From the original creators of Wolfenstein, Quake, Doom, and many others highly rated games ( along with having two of the founders of id software) comes Blackroom. This is a difficult FPS that returns to “fast, violent, and masterful play on the PC.” With John Romero as game lead, Adrian Carmack as the art director, and George Lynch as the composer they are starting off with some very skilled personnel that promise to make the game as good as possible.
The premise of Blackroom is that a company called HOXAR has developed a ground breaking holographic worlds that allow people to be anywhere in the world using one giant black room. The military first used the technology for realistic training, but HOXAR started to branch out into the private sector with simulations to entertain children, and to create the most realistic horrifying experiences for adults. The only problem is that it seems like people using the Blackroom are starting to go crazy. On further investigation it seems like the virtual worlds are mixing together and bleeding into the real world. At the heart of the tangled web of horror lurks something sinister that appears to be pulling the strings. As you face simulation after simulation with your gun and Boxel it seems to tap into your deepest fears and makes them a reality. You have to run, strafe, and shoot with split second reflexes as the monstrosities from within the simulation become real enough to end your life. Will you be able to stop them, or will you be unable to distinguish reality from the simulation and end up hurting someone you care about?
In Blackroom, the main character joins the ranks of characters like Isaac in Deadspace, Tali-Zorah from Mass Effect, Dr. Gordon Freeman, Lucca from Chrono Trigger, and The Engineer in Team Fortress 2 by being an engineer in a video game. After all, when your virtual reality machine is broken, you don’t call in security, you call in the guy who is supposed to be able to fix it; and guess what, that’s exactly what Dr. Santiago Sonora is trying to do. Using the Boxel, a wrist mounted device engineers within HOXAR use to influence the environment (including your weapons and even your enemies) within virtual reality.
Blackroom is chocked full of features, but will have a staff of skilled personnel working on the game, so it isn’t far fetched that they will accomplish their goals. For multiplayer, there are a variety of modes that can be in military sims, hellish infernos (think Doom), or even in space. Some of those modes are 1 v 1, deathmatch, free-for-all, and co-op. The single player campaign will be 10+ hours and take you through a myriad of simulated worlds. You’ll have to master the talent of traversal with rocket jumping, strafe jumping, and circle strafing if you want a chance at survival. You can try your hand at abstract level design within the game using a system crafted by John Romero with art by Adrian Carmack. The game will start out with six maps for multiplayer, but it will be easy for the community to make their own maps and use them. Along with support for community maps, there is full mod support that even has dedicated servers. If the vanilla game isn’t challenging enough for you, there are different challenge modes that require you to beat extra goals. Of course you can use your Boxel to alter the environment, including your weapons and enemies. This is just a quick overview, and Blackroom has many more features going into the game that make it stand out even more.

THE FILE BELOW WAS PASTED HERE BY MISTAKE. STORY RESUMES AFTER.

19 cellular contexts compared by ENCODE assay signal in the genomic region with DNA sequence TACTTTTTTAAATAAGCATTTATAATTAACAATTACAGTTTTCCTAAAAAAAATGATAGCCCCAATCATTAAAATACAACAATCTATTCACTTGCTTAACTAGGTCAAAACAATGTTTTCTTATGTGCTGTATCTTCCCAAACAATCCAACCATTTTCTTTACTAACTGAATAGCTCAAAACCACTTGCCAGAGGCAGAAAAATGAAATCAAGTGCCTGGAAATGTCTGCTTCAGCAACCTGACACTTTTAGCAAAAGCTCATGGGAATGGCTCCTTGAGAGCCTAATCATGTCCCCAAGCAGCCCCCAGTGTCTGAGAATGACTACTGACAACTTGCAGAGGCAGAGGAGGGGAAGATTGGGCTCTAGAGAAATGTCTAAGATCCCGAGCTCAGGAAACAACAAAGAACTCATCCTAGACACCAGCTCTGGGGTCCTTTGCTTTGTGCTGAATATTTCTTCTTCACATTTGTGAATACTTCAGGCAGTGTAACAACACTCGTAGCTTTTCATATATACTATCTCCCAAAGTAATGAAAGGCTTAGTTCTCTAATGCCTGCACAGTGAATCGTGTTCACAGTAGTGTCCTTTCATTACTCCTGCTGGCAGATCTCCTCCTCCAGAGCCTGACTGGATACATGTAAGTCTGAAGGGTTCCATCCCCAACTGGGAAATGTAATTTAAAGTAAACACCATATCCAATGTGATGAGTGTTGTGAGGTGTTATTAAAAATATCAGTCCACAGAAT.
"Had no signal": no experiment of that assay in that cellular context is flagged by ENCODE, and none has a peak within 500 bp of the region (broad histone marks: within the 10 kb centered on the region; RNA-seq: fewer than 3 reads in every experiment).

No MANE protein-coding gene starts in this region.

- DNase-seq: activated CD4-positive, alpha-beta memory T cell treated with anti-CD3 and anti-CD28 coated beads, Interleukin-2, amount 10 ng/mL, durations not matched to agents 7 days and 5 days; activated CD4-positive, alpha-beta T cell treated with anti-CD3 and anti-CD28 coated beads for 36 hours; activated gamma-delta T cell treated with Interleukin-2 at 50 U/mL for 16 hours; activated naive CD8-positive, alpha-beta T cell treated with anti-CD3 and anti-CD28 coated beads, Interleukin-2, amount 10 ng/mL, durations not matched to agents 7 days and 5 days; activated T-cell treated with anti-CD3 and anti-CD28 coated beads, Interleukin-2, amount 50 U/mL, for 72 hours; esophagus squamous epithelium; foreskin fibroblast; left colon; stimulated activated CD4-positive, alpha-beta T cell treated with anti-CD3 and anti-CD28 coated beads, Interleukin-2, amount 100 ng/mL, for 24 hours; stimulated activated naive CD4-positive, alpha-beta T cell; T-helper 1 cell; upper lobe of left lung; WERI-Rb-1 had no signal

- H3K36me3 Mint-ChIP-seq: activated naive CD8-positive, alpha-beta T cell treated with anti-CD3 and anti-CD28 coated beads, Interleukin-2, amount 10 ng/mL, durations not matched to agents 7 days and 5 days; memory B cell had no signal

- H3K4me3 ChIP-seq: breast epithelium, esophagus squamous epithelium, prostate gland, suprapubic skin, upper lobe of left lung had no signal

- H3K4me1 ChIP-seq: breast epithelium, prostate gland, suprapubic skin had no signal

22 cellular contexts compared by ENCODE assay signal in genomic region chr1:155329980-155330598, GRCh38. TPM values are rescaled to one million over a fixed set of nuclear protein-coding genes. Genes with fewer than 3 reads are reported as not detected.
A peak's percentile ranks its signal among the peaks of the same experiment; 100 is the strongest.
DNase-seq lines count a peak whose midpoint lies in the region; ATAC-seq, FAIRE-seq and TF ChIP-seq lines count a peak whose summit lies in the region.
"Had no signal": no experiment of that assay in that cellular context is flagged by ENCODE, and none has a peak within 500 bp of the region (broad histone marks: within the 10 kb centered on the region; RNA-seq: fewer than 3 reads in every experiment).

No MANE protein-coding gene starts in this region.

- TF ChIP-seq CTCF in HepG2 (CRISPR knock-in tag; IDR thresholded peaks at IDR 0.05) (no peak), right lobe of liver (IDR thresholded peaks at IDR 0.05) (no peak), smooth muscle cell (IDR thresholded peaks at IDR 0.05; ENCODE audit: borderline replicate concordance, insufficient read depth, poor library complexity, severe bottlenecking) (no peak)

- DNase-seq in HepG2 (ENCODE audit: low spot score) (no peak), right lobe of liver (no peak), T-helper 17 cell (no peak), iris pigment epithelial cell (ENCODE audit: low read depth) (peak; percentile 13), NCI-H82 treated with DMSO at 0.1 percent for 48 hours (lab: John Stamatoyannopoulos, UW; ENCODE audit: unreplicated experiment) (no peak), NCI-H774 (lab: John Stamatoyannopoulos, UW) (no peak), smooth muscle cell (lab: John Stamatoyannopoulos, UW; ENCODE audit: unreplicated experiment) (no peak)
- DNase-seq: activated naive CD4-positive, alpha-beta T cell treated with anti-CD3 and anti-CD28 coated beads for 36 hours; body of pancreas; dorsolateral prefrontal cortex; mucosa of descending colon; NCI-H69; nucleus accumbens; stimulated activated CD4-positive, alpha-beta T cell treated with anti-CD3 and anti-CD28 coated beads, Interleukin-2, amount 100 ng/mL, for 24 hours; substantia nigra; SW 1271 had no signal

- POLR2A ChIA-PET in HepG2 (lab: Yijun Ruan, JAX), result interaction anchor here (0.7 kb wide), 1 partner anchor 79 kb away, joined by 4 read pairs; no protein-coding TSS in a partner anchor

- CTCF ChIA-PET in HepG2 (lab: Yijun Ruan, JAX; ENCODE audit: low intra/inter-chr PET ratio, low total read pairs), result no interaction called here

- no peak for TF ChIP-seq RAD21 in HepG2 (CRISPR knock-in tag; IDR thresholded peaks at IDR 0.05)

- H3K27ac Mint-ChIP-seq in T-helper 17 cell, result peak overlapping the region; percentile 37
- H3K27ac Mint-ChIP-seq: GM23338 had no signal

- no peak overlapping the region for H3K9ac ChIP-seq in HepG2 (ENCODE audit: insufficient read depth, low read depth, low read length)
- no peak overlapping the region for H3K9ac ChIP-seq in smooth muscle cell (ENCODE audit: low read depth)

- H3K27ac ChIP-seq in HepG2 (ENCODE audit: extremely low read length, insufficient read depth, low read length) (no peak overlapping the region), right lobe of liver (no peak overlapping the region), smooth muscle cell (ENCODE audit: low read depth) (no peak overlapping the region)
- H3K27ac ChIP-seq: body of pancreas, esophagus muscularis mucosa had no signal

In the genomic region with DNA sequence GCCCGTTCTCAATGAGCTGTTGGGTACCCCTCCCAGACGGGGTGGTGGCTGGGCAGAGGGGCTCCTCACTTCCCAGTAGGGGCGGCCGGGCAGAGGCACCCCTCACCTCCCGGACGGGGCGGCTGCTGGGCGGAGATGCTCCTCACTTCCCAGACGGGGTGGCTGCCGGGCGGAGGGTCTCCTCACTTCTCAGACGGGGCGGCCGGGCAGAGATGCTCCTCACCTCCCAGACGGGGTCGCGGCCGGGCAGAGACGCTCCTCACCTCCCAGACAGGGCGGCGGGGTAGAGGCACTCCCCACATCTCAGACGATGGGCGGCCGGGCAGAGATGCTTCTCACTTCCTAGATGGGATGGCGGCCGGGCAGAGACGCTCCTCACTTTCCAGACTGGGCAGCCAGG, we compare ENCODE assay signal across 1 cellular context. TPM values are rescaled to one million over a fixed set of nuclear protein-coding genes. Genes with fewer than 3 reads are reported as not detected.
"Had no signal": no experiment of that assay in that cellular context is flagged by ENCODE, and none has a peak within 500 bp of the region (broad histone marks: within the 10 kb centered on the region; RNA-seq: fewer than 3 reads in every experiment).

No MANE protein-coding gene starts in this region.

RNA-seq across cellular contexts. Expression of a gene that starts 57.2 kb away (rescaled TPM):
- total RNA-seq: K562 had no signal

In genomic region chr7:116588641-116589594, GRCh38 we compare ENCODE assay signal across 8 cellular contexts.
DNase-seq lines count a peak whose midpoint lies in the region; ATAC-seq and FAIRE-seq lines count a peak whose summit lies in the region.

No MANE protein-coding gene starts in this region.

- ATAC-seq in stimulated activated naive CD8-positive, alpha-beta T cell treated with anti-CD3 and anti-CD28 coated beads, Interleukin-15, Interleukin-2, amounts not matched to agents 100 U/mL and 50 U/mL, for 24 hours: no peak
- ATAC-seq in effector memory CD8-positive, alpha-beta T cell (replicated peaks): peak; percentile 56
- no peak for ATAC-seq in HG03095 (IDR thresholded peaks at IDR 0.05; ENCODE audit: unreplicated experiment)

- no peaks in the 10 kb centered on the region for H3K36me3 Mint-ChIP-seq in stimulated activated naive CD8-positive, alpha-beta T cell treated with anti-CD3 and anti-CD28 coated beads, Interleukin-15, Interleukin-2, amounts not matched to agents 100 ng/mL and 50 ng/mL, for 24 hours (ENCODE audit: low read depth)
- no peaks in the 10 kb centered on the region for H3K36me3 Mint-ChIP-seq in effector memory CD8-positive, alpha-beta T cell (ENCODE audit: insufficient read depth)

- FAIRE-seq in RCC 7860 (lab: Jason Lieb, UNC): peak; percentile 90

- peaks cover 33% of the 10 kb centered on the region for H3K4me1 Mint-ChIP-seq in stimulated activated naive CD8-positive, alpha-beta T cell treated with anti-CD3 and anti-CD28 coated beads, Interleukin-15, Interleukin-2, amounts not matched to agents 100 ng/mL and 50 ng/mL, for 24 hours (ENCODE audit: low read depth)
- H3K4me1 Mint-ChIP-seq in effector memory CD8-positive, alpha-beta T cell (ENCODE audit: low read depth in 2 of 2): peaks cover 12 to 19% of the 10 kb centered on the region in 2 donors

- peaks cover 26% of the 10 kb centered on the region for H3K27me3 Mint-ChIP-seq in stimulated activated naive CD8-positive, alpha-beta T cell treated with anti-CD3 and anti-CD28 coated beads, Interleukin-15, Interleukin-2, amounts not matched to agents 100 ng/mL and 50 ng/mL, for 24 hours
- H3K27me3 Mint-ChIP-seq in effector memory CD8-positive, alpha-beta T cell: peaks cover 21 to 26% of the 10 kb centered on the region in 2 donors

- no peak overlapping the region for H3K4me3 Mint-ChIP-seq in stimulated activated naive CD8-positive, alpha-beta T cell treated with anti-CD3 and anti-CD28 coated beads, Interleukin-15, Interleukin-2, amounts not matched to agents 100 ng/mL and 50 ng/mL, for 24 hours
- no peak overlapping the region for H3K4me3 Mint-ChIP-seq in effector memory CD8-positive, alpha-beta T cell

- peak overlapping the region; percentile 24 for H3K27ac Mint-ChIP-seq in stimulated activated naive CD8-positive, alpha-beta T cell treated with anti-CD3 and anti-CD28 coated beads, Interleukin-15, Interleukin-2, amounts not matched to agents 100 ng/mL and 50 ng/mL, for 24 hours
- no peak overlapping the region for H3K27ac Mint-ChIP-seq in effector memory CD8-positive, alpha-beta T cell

Blackroom is a challenging FPS being created by pioneers within the industry. The game is currently on Kickstarter seeking support from the community so that they can prove to the people who are considering funding them that the community really supports this game. They also have a website for the game here. I know it’s hard to have the money to back all these different games (along with buying games when they actually come out, but even if you don’t have a ton of money there are a bunch of community goals that you can jump in on. That way there is something for everyone to be able to get involved with. So, do you like the idea of a challenging FPS games like Doom but with high quality, modern graphics?
[avatar user=”SHavens” size=”thumbnail” /]
Written by Spencer Havens